A new study has revealed that certain dinosaur species were in decline millions of years before the meteorite that's credited for wiping most of them out smashed into Earth.

That's a pretty huge deal, because the results could finally put an end to one of the longest-running debates in palaeontology, and help us understand once and for all what happened in the final years of the non-avian  dinosaurs on Earth.

"One of the things that has been long debated about dinosaur evolution is whether they were reigning strong right up until the time of the meteorite impact, or whether there was a slow, gradual decrease in [the emergence of new species] or an increase in extinction before that time," one of the researchers, Chris Venditti, from the University of Reading in the UK, told The Guardian.

To figure out what happened, Venditti and his team used statistical analysis and fossil record data to create a family tree of the three main types of dinosaurs: the ornithischians (beaked herbivores), theropods (carnivores such as T. rex), and sauropods (long-necked plant-eaters).

They found that while dinosaurs began to flourish during the late Triassic period around 220 million years ago, certain species began dying off faster than they could be replaced around 100 million years later.

That's tens of millions of years before the 9.6-km Chicxulub meteorite hit Earth.

Prior to this research, many scientists thought that dinosaurs had been flourishing up until then. But this study suggests that the group was actually in a long-term decline - and that could have been what made them so susceptible to being wiped out.

"While the asteroid impact is still the prime candidate for the dinosaurs' final disappearance, it is clear that they were already past their prime in an evolutionary sense," said lead researcher Manabu Sakamoto, from the University of Reading.

"Our work is ground-breaking in that, once again, it will change our understanding of the fate of these mighty creatures. While a sudden apocalypse may have been the final nail in the coffin, something else had already been preventing dinosaurs from evolving new species as fast as old species were dying out," he added.

What scientists think right now is that when the Chicxulub meteorite hit Earth 66 million years ago, it threw millions of tonnes of dust up into the atmosphere, blocking the Sun's rays and causing short-term cooling and widespread plant die-off.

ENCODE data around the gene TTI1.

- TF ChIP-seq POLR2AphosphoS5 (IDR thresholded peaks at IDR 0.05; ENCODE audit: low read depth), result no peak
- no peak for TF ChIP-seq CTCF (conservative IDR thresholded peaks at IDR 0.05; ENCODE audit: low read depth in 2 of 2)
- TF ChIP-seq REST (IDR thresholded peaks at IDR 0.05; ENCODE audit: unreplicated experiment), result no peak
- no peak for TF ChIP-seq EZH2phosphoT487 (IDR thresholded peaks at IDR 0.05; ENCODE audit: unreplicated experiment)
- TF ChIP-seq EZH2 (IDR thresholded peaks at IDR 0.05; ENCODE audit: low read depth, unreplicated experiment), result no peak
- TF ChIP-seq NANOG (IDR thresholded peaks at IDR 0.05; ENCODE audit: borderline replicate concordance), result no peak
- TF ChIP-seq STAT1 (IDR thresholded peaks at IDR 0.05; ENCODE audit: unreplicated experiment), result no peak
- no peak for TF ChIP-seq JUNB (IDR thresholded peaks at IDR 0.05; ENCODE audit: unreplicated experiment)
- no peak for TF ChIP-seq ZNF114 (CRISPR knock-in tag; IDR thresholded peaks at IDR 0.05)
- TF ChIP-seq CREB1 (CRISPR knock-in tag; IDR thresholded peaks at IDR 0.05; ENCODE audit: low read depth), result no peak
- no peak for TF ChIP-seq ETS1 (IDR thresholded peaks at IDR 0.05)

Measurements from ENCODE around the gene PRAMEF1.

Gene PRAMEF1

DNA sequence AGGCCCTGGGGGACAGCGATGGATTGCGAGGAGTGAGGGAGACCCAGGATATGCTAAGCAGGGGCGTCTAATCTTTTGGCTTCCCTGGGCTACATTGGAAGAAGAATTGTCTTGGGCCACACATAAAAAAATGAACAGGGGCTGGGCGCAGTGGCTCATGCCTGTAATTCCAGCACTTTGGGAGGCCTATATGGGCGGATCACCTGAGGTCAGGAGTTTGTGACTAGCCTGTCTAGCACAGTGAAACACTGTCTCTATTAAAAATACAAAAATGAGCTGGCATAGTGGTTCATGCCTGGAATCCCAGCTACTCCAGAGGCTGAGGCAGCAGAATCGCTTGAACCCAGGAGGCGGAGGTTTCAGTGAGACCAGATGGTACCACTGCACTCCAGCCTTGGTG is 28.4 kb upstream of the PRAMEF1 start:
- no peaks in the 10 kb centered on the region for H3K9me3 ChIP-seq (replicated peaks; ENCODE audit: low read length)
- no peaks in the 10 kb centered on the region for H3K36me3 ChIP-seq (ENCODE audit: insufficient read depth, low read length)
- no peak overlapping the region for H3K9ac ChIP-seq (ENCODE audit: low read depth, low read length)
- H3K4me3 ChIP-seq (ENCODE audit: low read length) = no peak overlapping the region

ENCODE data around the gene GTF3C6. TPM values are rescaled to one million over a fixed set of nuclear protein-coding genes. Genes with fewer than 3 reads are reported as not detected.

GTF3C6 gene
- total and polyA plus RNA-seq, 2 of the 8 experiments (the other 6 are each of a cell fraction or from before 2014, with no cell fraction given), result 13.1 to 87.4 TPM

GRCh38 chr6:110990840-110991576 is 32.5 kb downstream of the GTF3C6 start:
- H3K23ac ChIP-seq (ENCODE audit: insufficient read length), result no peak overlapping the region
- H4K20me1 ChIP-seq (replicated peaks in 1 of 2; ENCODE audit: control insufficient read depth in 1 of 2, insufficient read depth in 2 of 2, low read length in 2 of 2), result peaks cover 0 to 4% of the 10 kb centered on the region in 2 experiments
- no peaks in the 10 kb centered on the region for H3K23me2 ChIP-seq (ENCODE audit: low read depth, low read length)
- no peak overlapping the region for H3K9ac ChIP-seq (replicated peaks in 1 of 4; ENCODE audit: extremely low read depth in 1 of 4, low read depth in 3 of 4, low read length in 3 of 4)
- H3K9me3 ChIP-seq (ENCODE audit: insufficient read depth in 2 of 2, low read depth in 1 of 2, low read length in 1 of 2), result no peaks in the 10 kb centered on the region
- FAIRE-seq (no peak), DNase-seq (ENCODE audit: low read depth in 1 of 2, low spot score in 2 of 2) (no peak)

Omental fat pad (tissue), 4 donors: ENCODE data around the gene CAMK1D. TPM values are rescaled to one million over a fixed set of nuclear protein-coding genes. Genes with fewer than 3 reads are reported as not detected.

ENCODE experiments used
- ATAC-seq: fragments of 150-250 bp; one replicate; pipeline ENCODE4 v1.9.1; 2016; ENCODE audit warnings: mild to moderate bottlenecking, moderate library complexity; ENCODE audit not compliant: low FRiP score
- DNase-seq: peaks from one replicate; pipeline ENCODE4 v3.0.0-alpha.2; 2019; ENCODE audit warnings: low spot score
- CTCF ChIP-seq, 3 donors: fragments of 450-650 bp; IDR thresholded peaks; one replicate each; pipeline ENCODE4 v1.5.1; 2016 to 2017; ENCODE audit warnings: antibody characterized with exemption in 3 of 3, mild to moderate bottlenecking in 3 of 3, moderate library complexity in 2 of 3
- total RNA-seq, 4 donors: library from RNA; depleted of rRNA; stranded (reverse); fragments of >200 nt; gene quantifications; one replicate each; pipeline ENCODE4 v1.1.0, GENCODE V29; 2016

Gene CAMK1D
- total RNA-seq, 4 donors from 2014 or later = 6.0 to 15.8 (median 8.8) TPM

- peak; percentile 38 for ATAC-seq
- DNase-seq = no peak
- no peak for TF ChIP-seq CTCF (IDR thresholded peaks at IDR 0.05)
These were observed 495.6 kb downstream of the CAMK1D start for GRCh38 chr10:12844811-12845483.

But while the majority of the dinosaurs couldn't survive those changes, other species, such as the mammals, managed to eventually bounce back.

The team suggests that the weakening dominance of the dinosaurs before the impact could have given mammals the edge to endure the asteroid impact.

"The decline of the dinosaurs would have left plenty of room for mammals, the group of species which humans are a member of, to flourish before the impact, priming them to replace dinosaurs as the dominant animals on earth," said Venditti.

The study can also help us predict groups of animals alive today that will be particularly vulnerable to extinction - namely those that are losing species faster than they can replace them. "This has huge implications for our current and future biodiversity, given the unprecedented speed at which species are going extinct owing to the ongoing human-caused climate change," said Sakamoto.

But there's still one question that everyone's dying to know: does this study mean that dinosaurs would have gone extinct anyway, regardless of the meteorite?

"If they continued on that trajectory, even if that meteor didn't hit, they may well have been very species-poor in some millions of years or even have gone extinct all together," Venditti told The Guardian.

But palaeontologist Stephen Brusatte from the University of Edinburgh doesn't agree. 

"It may be that the effects of the asteroid were a bit worse because you had dinosaurs that maybe weren't as strong in an evolutionary sense as they once had been," he said. "But I think if there was no asteroid you would still have dinosaurs around today."

The research has been published in the Proceedings of the National Academy of Sciences.